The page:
Did a mini 3-act task today. Showed my students a bunch of pictures of the High Sierra where I’ll be hiking on the John Muir Trail this summer, for instance:
(I’m really really excited about this trip)
Anyway, then I took a few questions, and we looked at some maps. I told them I plan on hiking close to 300 miles, and asked how long they thought it would take.
Answers ranged from 2 days to 3 months, which I was pretty fascinated by. Most students were in the 1-2 week range — way faster than I’ll be hiking, but within the scope of reason — in particular for kids who usually move around the world much faster than that.
Then students had to name the information they needed to solve. They all knew they needed speed, but there was some interesting discussion about the remaining variable. Once we nailed down that I would only hike for some of the day, I told them I expected to hike about 2 miles per hour, and that I would hike from 7:00 am to 6:00pm with 3 hours of breaks in between.
Here, students struggled mostly to keep their work organized. They work well with distance, speed and time — they have several methods to work with, in particular proportions or d = rt — and had all the pieces. Got some really interesting answers. I really liked one girl who got 18.75 days, then told me that it would take 18 days and 18 hours. We then had a fun conversation about what that meant about the time I would finish.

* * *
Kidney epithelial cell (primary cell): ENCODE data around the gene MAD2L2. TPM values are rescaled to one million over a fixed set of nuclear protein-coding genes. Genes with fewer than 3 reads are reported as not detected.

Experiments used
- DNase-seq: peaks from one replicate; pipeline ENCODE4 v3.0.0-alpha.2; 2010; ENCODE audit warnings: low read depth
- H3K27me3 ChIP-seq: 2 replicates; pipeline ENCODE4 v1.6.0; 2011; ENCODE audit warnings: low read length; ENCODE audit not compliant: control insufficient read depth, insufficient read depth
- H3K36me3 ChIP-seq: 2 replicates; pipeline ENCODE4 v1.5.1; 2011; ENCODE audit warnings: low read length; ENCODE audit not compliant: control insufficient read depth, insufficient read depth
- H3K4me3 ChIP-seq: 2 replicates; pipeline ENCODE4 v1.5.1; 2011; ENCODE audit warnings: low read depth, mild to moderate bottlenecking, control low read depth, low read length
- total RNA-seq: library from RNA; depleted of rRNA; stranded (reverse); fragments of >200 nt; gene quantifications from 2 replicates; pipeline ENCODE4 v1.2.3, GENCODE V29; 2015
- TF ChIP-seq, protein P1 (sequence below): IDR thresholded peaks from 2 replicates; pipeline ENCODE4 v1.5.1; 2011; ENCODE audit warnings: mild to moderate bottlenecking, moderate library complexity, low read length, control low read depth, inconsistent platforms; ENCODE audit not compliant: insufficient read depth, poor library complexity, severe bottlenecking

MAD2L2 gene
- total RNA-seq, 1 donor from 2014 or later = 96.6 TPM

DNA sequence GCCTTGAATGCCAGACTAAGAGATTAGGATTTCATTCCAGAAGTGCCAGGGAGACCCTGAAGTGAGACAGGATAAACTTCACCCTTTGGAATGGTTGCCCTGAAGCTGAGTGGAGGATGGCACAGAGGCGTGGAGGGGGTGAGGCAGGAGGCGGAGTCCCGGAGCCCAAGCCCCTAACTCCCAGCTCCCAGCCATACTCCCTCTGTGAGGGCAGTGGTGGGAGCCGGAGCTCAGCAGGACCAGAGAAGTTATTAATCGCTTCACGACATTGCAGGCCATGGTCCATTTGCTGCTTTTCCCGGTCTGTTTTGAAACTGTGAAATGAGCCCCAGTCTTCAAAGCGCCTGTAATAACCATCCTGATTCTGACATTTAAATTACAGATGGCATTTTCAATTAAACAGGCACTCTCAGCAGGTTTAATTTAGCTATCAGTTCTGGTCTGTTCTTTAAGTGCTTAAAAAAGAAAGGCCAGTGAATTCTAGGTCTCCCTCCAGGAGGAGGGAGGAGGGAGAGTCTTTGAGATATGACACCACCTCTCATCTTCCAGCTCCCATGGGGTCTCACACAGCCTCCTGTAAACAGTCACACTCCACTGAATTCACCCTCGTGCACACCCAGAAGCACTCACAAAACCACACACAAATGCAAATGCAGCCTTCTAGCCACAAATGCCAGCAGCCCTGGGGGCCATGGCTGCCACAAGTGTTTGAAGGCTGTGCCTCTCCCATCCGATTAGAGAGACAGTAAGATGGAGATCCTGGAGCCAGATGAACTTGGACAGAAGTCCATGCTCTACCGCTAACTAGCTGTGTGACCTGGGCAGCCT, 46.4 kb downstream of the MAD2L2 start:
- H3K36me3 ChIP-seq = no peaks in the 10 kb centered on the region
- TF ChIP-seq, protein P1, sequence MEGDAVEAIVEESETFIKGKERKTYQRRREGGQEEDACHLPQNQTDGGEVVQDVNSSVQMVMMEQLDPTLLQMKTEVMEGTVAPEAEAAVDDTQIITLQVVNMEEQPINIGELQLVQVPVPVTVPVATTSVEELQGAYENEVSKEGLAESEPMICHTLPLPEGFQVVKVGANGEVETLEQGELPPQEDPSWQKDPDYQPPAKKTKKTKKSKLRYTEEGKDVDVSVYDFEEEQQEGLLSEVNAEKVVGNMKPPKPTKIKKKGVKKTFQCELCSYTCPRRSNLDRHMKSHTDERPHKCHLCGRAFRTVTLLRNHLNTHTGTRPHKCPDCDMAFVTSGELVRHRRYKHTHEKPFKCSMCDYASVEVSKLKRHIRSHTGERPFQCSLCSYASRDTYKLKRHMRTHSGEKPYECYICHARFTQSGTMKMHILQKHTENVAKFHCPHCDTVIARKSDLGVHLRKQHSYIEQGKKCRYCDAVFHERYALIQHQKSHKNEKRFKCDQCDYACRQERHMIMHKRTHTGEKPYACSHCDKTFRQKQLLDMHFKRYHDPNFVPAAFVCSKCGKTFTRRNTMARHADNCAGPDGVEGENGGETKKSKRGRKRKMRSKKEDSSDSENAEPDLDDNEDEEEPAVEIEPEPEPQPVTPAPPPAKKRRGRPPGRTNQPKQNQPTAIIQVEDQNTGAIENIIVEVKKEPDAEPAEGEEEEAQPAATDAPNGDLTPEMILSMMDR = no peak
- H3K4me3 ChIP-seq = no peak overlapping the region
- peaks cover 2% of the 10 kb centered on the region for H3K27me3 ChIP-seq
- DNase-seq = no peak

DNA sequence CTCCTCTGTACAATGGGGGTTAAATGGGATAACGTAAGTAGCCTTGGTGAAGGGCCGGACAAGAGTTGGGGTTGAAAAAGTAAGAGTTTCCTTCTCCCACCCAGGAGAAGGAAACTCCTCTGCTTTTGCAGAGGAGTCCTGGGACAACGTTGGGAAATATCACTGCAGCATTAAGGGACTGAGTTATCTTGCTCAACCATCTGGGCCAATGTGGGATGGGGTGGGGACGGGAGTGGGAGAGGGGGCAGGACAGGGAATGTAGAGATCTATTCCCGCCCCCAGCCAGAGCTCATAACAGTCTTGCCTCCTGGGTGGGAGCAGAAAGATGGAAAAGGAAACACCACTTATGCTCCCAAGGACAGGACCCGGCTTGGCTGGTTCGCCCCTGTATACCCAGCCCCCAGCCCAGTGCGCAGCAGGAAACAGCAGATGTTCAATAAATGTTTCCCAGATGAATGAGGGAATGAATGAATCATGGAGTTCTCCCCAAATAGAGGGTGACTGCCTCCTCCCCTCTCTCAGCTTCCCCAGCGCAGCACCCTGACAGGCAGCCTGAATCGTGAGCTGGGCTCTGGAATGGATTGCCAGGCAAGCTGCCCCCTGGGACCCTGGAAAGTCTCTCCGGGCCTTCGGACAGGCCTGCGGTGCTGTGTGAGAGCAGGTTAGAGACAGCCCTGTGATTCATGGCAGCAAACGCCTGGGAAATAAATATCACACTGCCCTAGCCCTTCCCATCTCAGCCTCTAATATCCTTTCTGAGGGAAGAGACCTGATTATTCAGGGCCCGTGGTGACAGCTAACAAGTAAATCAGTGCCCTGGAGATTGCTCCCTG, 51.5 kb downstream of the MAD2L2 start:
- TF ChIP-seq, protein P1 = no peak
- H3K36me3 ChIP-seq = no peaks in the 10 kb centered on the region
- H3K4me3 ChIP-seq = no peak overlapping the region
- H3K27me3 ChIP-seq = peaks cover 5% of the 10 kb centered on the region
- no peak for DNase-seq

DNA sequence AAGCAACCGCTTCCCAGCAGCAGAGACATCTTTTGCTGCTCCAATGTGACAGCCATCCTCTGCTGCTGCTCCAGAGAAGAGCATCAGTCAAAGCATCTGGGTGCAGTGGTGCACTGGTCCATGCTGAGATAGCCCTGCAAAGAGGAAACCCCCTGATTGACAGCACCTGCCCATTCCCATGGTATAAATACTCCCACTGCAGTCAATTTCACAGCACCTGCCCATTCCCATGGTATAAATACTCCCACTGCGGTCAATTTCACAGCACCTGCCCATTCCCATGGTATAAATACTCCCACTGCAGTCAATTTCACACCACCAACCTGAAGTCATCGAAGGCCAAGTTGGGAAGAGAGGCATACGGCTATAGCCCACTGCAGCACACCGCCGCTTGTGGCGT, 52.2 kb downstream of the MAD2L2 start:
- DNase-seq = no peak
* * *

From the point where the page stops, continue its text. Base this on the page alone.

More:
We did several more similar examples as a class, then more practice on their own, variants of the above talking about road trips or bike tours. I really emphasized organization of work, and pushed something I haven’t before — drawing a vertical line to divide the workspace when solving a multi-step problem. One of our 7th grade teachers has done an incredible job with this, and I’m excited to teach her students next year with that in the toolbag. I don’t love telling them exactly how to solve a problem like this one, but organized and well-labeled work will be an asset to them in a huge range of academics, and I’ll be excited if I see students continuing that organization.
Also, great moment during student practice — a student solved a problem about a cross-country road trip. They were driving slowly — 5 hours per day to see the sights — and took 11 days to cross the country. She was really concerned that it took so long to get from the east coast to the west coast! Loved that she was able to be metacognitive about the problem.
All in all a fun lesson. Next time I need to connect their curiosity about my trip more concretely to the mathematical questions at hand, and try to find some more graphics and representations to give kids a foothold in what’s actually happening.